Not so long ago, I adopted a policy of trying to speak in my day-to-day business life the same way all of us at DDCC try to write: tight, crisp and concise. I vowed to embrace the silent pauses in my own prose, instead of trying to fill them with unnecessary, redundant or contrary words or phrases. It’s a journey, not a destination, though I’d like to think I’m making progress.

Along the way, those “fill in” phrases uttered by random people around me became even more obvious. It’s kind of like purchasing a new car and then noticing so many more of those exact cars on the road. It just happens.

In the same way I would resist giving the thumbs up to all those drivers in our common new vehicles, I’m now trying very hard to resist correcting those unnecessary (and oftentimes opposite-meaning) phrases among my friends, family and associates.

Maybe if I share them all with you, I won’t need to resist correcting anyone at all. Here then are “the dirty dozen” phrases I’m bound and determined to avoid saying and to “try” not correcting when I hear them. I’ve also included their real meanings; all of which I’m clear are quite different than the actual words or phrases themselves. Hope you enjoy!

    1. 1. To be honest (Hmmm…how about everything else you said?)


    2. Just sayin’ (This will offend you but I’ve decided to say it anyway.)


    3. With all due respect (I’m about to say something disrespectful.)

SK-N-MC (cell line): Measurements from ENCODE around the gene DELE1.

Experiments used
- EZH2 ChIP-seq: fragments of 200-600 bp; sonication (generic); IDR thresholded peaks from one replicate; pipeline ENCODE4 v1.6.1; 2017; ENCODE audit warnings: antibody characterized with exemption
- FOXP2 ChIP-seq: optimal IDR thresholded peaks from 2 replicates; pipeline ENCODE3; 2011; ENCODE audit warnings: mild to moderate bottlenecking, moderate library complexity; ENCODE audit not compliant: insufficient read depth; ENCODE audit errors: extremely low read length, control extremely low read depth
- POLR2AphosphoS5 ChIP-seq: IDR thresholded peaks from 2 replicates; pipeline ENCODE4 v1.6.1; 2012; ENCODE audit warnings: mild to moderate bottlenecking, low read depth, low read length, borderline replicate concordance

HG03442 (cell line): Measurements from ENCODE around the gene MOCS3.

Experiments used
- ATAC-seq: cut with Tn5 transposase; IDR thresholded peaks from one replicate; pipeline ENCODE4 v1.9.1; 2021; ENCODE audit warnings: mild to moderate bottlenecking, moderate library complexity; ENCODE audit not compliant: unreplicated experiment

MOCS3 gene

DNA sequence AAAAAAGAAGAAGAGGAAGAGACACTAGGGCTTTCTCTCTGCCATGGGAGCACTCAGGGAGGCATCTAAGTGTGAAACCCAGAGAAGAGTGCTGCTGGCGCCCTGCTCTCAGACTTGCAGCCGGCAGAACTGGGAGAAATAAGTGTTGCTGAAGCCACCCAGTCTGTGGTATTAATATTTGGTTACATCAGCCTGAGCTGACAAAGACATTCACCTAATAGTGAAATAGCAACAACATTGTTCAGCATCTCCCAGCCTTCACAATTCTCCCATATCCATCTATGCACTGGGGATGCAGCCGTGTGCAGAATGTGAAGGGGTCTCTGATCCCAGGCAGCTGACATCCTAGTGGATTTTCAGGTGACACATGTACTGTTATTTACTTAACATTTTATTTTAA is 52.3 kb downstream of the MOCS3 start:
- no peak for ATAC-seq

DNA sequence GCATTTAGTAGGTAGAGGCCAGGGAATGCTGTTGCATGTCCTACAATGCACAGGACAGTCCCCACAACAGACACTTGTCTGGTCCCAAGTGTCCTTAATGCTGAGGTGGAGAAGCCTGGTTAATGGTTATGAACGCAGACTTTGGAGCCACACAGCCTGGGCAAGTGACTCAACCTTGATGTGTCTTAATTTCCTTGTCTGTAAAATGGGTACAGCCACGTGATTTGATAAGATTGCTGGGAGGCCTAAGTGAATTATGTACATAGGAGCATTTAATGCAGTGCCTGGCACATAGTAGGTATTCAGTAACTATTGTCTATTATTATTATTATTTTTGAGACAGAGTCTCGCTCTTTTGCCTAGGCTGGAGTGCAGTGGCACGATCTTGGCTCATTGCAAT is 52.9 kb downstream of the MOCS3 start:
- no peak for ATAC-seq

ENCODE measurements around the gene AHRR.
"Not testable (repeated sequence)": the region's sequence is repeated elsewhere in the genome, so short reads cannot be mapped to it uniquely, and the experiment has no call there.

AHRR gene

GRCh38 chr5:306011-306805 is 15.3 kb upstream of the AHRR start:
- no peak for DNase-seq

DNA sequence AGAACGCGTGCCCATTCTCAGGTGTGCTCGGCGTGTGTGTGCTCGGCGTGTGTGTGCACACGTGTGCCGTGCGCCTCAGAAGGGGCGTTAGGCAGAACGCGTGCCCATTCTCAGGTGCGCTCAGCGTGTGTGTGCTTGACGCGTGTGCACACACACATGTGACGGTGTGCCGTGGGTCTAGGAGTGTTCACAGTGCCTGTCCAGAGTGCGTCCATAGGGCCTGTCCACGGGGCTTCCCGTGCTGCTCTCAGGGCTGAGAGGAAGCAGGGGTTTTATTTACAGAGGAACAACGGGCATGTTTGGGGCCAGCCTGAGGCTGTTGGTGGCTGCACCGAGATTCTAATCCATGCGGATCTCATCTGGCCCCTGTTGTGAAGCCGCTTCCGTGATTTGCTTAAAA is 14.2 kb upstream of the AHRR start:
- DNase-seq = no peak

4. It’s neither here nor there (Then why did you say it?)


    5. I don’t mean to offend you, but…(I will offend you for sure.)


    6. Just so you know (You probably won’t like this and I don’t care.)


    7. I’m sorry you feel that way (I’m not sorry at all.)


    8. To keep it simple (It’s already much too complicated.)


    9. To make a long story short (Just this phrase made it even longer.)


    10. Needless to say (Then why say it?)


    11. That being said (We know; we just heard it.)


    12. I don’t mean to interrupt you, but… (That’s exactly what you meant to do.)

Please feel free to comment or add to the list. My commitment to remove these—and more—is a bandwagon with plenty of seats for us all! Oh, and to be honest, you can count on their absence in your DDCC meetings or in the stories we write. Just sayin’.



Ruth Drizen-Dohs

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